Strider's bikes are ideal for young kids still learning to balance. Your child can use this bike with no pedals, riding with their feet on touching the ground for extra stability. Then, as they grow more comfortable with the bicycle, you can add the pedals back on.

Buy it:Amazon.com; ‌Price:‌ $169.99

3 Things to Think About When Buying a Bike for a 6-Year-Old (Beyond Size)

1. Materials

Biking uphill can be tricky, especially for younger kids. So, choosing a bike made of lightweight materials can make biking a little easier for your child. Plus, you want a durable metal that can withstand all your kid's playdates.


Look for bike frames made with carbon steel, aluminum or titanium. These are all lightweight and durable, Seacat says.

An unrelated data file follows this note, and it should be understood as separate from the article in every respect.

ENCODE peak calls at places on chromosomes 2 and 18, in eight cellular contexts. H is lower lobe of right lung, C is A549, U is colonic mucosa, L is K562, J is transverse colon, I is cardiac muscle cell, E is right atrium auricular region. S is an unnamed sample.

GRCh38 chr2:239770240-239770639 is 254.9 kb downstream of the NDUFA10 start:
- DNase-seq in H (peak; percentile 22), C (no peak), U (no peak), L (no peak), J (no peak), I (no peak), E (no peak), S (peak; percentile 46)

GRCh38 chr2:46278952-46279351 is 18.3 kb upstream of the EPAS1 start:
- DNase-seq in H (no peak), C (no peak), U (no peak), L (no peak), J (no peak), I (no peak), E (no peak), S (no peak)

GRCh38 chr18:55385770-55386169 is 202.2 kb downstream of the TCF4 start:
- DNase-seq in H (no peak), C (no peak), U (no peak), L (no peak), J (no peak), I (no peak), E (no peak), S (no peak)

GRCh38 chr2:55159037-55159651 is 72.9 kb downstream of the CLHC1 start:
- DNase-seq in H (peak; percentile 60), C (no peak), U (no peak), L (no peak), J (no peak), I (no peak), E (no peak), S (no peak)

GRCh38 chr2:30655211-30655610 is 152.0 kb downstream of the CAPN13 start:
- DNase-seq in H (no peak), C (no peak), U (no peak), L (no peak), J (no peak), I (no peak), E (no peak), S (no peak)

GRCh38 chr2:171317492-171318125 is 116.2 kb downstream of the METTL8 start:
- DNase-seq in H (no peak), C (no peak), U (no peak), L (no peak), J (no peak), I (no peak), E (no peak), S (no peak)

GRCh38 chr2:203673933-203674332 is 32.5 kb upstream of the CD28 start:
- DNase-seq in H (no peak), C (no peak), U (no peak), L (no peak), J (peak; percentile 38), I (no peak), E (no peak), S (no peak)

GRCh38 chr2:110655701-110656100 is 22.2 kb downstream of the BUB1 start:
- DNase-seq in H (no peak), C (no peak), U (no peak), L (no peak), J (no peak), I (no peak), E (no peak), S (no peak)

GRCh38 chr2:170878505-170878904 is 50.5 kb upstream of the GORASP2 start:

2. Brakes

Different bikes have different braking systems and it's good to know which your kid is most comfortable using for the safest bike ride.

Children's bikes can have handle brakes (where you squeeze a lever to brake), pedal brakes (where you pedal in reverse to brake) or one of each (aka a dual-braking system).

3. Brand Quality

Spending a few hundred dollars on a kids' bike may seem like a lot, but it's definitely worth the investment, Seacat says. Spending a little more money for a good brand (like the ones above) means quality materials and increased durability. Plus, these bikes are professionally assembled and typically come with a warranty.

And as your kid gets too big for their bicycle, you can expect to re-sell a name-brand bike for way more than just any bicycle, he says.